'I felt like I was home again'

July 11, 2004

Kevin Moriarty had visited Hagerstown in 1981. He was working as a legislative assistant for a Japanese firm in Washington, D.C., and came over the mountain when a co-worker brought him home for Thanksgiving dinner.

He had no idea at the time that he'd choose to live in the Washington County city some 20 years later.

"Who'd have thought?" he asked.

Moriarty, 46, began his position as executive director of the Washington County Arts Council at the beginning of June - just in time for the Western Maryland Blues Fest. He laughed that he was in charge of beer.

Elizabeth Lay, arts council executive director since December 2002, resigned, leaving a vacancy in the top spot. Moriarty had been working as the council's events coordinator since last spring and was willing to step into the top position.


Summer is busy for the arts council, said John Psillas, a member of the arts council's board of directors since 1998, its president since June. Moriarty is taking over at a difficult time, Psillas said.

"He's doing a fantastic job," Psillas said.

Moriarty was given an interim appointment to the position, and Psillas expects it will become permanent in a few months.

"When you look at his rsum, I don't know that you would find a better candidate if you had done an extensive search," Psillas said.

Moriarty had moved to Hagers-town last December from Columbia, Md., and several years of working in Washington, D.C. Most recently, he was manager of congressional relations for UNICEF, the United Nations' advocacy agency for children.

Moriarty has found an "amazing confluence of artists and writers" in Hagerstown and the Tri-State area.

"I felt like I was home again," he said.

His first home was in Storm Lake, Iowa. He graduated from St. Mary's College of Minnesota, a small Catholic college where he studied English literature, music history and piano. He had taught himself to play the instrument when he was 5 years old: He was envious of older siblings who were taking lessons. He laughed, recalling playing the "Toreador Song" from Georges Bizet's "Carmen" as a little kid.

When he came to Hagers-town, Moriarty had the "unusual luxury" of not immediately looking for a job. Just before Christmas, he noticed a shiny metal plaque on a street sign near his house in Hagerstown's North End, a tribute to Morris Frock, the first man from Washington County killed in World War I. Moriarty was curious and did a little research. He learned a lot about the Frock family and the history of his new home.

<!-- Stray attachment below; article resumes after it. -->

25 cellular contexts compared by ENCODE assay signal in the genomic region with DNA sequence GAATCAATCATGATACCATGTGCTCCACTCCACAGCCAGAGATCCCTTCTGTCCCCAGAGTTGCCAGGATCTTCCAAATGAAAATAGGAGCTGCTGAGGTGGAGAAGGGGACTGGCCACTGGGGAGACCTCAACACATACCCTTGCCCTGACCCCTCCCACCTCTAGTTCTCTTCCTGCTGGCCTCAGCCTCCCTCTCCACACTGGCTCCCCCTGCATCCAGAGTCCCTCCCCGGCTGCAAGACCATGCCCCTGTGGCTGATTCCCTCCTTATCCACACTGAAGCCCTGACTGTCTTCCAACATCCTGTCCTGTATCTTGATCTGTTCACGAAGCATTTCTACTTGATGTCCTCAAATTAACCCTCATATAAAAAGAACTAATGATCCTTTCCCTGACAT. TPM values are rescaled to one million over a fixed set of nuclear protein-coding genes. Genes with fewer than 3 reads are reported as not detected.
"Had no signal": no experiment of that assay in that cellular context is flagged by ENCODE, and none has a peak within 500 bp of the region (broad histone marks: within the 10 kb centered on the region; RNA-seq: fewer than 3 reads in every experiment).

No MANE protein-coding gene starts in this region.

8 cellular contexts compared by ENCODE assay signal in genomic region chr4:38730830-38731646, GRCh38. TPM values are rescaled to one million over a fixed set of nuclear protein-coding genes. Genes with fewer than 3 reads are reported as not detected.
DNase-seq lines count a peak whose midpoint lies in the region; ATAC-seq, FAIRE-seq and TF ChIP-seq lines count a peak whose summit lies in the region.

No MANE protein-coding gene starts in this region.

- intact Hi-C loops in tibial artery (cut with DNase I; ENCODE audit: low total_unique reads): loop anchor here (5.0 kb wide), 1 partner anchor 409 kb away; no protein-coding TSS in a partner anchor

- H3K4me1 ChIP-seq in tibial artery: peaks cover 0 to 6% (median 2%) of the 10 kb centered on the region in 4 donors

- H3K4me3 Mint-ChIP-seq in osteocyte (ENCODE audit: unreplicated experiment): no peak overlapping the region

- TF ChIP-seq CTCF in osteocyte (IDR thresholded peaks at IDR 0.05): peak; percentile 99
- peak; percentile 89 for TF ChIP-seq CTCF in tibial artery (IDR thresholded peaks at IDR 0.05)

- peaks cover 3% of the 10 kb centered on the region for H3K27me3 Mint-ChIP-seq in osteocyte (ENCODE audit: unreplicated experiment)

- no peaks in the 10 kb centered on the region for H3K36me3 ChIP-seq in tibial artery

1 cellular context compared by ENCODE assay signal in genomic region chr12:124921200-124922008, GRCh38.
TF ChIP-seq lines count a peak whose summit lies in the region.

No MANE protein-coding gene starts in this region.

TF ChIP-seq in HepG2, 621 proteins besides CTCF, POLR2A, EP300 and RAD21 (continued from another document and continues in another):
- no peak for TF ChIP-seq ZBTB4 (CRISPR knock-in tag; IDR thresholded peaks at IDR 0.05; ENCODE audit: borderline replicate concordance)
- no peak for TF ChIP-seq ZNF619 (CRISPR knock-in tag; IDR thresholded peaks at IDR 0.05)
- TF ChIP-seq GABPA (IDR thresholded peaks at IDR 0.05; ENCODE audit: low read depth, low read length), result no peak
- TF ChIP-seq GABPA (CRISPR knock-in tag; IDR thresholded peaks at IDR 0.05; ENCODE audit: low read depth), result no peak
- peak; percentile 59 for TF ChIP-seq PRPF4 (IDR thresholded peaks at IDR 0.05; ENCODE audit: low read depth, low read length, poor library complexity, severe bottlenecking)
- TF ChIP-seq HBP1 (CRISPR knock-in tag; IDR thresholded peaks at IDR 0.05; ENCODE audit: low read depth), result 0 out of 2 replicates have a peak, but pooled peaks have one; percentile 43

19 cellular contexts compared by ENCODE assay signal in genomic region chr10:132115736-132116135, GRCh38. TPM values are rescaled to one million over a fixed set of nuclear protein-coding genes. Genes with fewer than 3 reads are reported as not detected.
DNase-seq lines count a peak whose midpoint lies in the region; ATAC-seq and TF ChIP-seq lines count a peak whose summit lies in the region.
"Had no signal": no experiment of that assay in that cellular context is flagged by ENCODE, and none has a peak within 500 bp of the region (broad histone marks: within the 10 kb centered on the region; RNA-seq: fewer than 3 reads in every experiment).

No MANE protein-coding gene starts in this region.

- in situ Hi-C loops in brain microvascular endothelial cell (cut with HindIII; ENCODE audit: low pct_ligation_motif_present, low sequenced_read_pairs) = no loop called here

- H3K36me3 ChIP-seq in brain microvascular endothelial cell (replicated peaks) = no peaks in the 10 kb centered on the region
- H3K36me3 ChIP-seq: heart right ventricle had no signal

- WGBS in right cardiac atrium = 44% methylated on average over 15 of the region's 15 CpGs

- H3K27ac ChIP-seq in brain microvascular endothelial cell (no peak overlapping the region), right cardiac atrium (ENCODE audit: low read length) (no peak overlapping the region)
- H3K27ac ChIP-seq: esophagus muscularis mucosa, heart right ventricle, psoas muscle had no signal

He started working at the Washington County Arts Council - one of the first founded in Maryland - as part-time events coordinator last spring.

Now he's in his office at the back of the gallery by 7 or 8 a.m.

"Running an arts organization is not about being an artist," he said.

He sees half of his work as raising money, and the other half spending - "regranting it." The nearly $250,000 budget comes from city, county and state grants, as well as membership income and private contributions. The arts council, one of the oldest in Maryland, is the place where connections are made - connections for artists and people who need art in their lives, Moriarty said.

"We're a service organization," he said.

Arts council programs continue, and summer is a busy time. Storytellers are doing programs in Washington County parks, the children's arts camp at Doub's Woods park is happening and there will be a series of free concerts in Hagerstown's City Park - the first on Saturday, July 17.

The 24th issue of Antietam Review is being put together. The national literary magazine has been publishing original fiction, poetry, black-and-white photography, interviews and reviews since 1982. That's a long life for a literary journal, Moriarty said.

M3, a bimonthly program of visual art, music and the written word is being reworked and is expected to return in the fall. A new Washington County Arts Council Web site is under construction and will be a useful tool for people when it's operating at, Moriarty said.

Moriarty wants to make the summer arts camp available to more kids and hopes to grow the annual scholarship program.

"There are a lot of talented young people here," Moriarty said.

Rain on the Blues Fest weekend brought Sunday, June 6, events scheduled for Hagerstown City Park downtown. Ernie Hawkins performed at the arts council gallery, and Moriarty liked that people dropped in to listen. He wants community groups and businesses to think about the gallery as a place to have meetings and gatherings. The environment changes every month with new exhibits. People will have a pleasant place to meet, and the work of area artists will be seen by more people.

Moriarty said he is happy to be in Hagerstown and happy to be on the job. He's open to possibilities for helping to fulfill the council's mission: "We enrich the social, artistic, cultural and economic life of Washington County by fostering the arts," he said.

It's about connections.

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